According to Professor Yao, Zhu Xi’s idea of Principle was:

“In other words Principle is that by which the world comes into being and that by which the world runs its course. Principle exists before the myriad things, and without Principle nothing come into being and neither movement nor tranquility would be possible….The world is composed not only of principle, for material force (氣) is also necessary…..Principle, with which all things are endowed, is fundamentally complete; but due to imperfection and impediments of material force, principle is unable to manifest its completeness, appearing incomplete.” (Pg. 106)

Zhu Xi used the analogy of the moon. One moon shines on all things, and each thing reflects the moonlight. In the same way, there is only one Principle but all things in the world reflect Principle at work.

The relationship between Principle and Material Force can be compared to a clay pot. The clay itself is the raw material, the material force, while the Principle is what shapes it into a clay pot. One can even compare Principle to the Laws of Physics and Material Force to raw matter, but Principle in the Neo-Confucian sense is a reflection of Heaven. Everything in the world is patterned after Heaven, so as Zhu Xi taught, if one learns to observe the world around them, they can understand the patterns of Heaven better.

But that’s not all. Professor Yao talks about Zhang Zai and says:

“Like all other great Confucian masters, Zhang believes that life is the process of manifesting the supreme principles of Heaven and Earth. Unlike the Daoists who value and seek physical immortality, Zhang proposes that a good Confucian will seek neither to destroy not prolong existence; he will cede himself to the will of Heaven, model himself on Heaven and Earth, and do nothing to violate virtue and humaneness.” (Pg. 103)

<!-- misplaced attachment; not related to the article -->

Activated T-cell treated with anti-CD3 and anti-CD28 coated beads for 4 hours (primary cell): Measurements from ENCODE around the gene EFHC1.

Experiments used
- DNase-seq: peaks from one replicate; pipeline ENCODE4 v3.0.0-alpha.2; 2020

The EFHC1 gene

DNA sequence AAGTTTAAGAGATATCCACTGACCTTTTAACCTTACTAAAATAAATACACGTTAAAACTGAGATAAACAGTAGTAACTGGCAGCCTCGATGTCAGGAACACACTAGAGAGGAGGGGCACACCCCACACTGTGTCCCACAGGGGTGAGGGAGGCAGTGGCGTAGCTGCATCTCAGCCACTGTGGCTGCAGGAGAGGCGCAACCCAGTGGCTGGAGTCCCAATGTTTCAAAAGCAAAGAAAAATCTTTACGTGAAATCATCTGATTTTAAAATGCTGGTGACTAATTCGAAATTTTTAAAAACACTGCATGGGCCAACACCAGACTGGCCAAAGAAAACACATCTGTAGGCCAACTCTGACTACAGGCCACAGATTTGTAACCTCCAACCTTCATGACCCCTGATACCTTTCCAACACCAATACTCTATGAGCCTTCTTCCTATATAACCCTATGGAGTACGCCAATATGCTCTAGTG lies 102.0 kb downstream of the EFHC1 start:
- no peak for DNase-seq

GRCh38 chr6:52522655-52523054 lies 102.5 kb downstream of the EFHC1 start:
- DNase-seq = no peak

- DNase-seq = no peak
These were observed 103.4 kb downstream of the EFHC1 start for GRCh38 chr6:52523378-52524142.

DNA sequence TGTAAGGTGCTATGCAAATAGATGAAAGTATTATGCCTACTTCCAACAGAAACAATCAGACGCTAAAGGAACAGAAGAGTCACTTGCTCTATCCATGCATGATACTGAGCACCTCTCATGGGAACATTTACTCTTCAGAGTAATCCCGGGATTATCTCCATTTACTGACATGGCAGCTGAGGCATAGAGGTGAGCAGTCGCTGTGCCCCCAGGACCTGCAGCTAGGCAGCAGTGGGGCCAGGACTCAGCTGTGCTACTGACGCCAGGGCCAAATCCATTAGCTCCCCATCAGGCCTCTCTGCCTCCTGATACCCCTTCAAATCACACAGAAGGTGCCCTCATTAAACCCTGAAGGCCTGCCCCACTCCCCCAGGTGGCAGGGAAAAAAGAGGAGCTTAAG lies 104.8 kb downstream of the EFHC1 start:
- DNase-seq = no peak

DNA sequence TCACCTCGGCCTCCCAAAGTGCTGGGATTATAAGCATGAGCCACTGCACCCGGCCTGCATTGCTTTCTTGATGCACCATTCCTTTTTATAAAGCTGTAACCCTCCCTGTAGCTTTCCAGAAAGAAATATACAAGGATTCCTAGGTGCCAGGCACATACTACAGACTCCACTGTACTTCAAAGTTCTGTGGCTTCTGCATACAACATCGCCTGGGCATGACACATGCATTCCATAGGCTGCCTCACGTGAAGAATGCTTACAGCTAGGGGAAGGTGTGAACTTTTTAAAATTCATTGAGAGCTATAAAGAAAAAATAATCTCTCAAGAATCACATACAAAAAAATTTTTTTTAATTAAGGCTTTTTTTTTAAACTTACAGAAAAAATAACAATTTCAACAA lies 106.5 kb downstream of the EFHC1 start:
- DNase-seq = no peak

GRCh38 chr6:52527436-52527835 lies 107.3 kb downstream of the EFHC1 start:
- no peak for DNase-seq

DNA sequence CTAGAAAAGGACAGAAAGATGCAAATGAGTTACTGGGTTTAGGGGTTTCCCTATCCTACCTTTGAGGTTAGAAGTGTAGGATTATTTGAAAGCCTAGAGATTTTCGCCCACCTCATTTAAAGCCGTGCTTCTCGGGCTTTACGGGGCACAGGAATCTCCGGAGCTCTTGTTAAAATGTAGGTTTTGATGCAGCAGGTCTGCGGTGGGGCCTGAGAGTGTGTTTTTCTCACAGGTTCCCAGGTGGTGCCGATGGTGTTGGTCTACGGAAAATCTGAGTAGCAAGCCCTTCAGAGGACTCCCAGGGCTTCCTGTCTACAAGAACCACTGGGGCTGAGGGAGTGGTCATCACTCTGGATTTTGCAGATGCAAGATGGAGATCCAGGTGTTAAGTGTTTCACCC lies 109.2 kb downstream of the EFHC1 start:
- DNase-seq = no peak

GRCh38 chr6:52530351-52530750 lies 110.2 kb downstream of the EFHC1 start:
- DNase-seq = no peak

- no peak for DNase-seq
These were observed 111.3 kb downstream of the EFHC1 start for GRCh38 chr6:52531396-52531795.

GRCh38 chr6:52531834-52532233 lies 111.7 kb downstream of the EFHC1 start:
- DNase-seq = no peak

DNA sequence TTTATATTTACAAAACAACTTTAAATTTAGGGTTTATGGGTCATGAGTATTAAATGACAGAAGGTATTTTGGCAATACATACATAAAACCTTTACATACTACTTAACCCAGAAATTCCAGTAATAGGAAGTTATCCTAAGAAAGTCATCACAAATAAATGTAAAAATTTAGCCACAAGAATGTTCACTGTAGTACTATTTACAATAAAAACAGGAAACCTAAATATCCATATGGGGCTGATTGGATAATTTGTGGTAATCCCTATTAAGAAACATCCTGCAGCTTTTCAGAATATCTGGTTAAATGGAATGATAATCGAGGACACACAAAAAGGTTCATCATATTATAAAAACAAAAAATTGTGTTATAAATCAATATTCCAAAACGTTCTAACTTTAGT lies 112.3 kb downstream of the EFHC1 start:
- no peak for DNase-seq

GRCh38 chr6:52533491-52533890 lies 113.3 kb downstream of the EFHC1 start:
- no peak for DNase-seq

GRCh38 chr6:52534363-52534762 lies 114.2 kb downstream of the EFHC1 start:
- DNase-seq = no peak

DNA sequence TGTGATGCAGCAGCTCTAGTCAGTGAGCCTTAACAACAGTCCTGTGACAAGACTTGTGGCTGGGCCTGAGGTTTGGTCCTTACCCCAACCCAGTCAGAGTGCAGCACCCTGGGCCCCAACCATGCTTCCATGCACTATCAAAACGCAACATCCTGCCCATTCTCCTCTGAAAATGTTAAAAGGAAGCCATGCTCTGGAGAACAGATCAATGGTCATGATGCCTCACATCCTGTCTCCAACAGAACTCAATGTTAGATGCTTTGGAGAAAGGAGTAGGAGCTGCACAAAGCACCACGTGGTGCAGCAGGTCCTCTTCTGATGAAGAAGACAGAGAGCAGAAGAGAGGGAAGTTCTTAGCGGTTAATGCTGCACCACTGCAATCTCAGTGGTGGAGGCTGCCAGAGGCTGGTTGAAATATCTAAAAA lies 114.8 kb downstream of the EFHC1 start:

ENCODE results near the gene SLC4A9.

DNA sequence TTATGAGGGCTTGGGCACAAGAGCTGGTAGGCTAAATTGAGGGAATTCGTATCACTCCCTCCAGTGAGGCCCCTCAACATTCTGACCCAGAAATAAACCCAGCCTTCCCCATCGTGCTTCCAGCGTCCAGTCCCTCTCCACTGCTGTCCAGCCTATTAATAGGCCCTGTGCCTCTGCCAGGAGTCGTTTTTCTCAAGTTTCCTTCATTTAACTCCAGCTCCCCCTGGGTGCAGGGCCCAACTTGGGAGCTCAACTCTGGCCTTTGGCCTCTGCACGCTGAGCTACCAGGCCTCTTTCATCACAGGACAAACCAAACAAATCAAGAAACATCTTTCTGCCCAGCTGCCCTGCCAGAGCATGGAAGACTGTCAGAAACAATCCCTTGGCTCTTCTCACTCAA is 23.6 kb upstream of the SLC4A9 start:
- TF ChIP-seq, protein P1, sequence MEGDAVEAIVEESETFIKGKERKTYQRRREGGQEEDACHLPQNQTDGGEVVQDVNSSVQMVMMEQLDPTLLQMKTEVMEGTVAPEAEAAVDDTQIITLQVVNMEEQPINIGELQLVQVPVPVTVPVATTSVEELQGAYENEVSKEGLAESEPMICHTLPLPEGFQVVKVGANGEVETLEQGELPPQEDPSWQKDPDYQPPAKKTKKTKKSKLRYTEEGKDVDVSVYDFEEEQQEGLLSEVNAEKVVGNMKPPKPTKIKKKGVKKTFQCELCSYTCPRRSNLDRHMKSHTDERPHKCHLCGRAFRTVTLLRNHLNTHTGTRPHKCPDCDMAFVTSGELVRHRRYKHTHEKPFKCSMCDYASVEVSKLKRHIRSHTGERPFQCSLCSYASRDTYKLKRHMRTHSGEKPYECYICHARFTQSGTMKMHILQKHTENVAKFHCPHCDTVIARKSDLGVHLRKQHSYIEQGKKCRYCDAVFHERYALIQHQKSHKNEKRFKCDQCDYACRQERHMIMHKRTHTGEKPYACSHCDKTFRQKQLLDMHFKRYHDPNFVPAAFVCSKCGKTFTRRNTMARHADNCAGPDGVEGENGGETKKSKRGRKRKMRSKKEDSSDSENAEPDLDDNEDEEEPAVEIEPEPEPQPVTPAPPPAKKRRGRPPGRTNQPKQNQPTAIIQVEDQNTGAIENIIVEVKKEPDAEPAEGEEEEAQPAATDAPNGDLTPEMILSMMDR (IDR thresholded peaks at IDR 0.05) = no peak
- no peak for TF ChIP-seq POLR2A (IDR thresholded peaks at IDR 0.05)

So, understanding Principle and how Heaven works is only the half the story. Neo-Confucianism encourages people to follows these patterns in their owns lives, and that society will benefit as a result:

“For Zhang, a Confucian scholar should make untiring efforts to nourish his heart/mind and nature, and regard wealth, honor, blessing and benefits as the enrichment of life, while poverty, humble station and sorrow as a means to help him fulfill his destiny….A good Confucian follows and serves Heaven and Earth during his life, and is thus fulfilled so that when death comes he is at peace.”

So, the essence of Neo-Confucianism remains the same, but the focus is less on the Classics, and more on observing the world around them, and understanding Heaven and Earth that way. By doing so, one attains harmony with Heaven and Earth.

Conclusion

This is a brief look at Neo-Confucian thought both in terms of history and teachings. As I read other books, I hope to write more on the subject, because I think its influence on Asian culture and history has been understated by Western sources.

P.S. For you computer nerds out there, you can think of Neo-Confucianism as Confucianism++, but without all the memory leaks. ;p

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About Doug

A fellow who dwells upon the Pale Blue Dot who spends his days obsessing over things like Buddhism, KPop music, foreign languages, BSD UNIX and science fiction.
This entry was posted in Buddhism, Confucius, Religion, Taoism. Bookmark the permalink.

4 Responses to A Look At Neo-Confucianism

  1. Rihito0902 says:

    I like this post. I’m very interested in Confucianism and Neo-Confucianism :)

  2. Doug 陀愚 says:

    Glad you like it. I’m interested in the subject as well. :-)

  3. seon joon says:

    Hi Doug,

    Quick question: any good books you’d recommend (scholarly) on Neo-Confucianism in Korea, either in English or Korean? Thanks for the brief introduction to the subject.

    sj

  4. Doug 陀愚 says:

    Hello Seon-joon and welcome. Professor Yao’s book mentioned above is very helpful and readable.

    I also just started a book about King Yongjo of Joseon called The Confucian Kingship of Korea. I don’t know if it is a good book or not but the subject is interesting.

    I wish I knew more, but there aren’t many books in English and I cannot read much Korean yet.

    Good luck!